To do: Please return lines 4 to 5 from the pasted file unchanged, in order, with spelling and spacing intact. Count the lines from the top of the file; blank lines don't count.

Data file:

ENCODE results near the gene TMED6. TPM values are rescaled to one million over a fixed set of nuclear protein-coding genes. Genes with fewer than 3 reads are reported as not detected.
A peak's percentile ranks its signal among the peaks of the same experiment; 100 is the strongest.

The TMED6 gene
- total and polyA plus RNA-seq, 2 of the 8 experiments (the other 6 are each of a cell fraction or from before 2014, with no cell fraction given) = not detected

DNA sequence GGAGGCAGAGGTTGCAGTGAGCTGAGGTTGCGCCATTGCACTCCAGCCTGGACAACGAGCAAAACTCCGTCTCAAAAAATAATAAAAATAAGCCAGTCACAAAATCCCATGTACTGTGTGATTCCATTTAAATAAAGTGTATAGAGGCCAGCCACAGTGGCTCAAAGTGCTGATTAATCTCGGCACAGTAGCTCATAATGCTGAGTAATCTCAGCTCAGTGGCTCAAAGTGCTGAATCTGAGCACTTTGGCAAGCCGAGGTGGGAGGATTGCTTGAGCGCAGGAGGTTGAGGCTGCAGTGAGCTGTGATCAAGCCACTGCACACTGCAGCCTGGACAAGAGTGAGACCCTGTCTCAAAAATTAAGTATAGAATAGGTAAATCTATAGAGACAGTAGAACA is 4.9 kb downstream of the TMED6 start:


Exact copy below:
- total and polyA plus RNA-seq, 2 of the 8 experiments (the other 6 are each of a cell fraction or from before 2014, with no cell fraction given) = not detected

DNA sequence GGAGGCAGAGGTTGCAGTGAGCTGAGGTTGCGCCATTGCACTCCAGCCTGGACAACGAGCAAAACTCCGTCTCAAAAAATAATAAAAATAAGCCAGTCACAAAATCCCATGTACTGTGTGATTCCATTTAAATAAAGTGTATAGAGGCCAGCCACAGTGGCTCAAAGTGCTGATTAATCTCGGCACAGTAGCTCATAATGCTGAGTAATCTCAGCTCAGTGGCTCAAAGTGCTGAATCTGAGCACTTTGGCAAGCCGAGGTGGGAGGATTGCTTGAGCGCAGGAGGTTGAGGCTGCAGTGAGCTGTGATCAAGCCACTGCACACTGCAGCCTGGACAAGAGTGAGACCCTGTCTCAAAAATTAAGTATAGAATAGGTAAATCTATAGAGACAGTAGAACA is 4.9 kb downstream of the TMED6 start: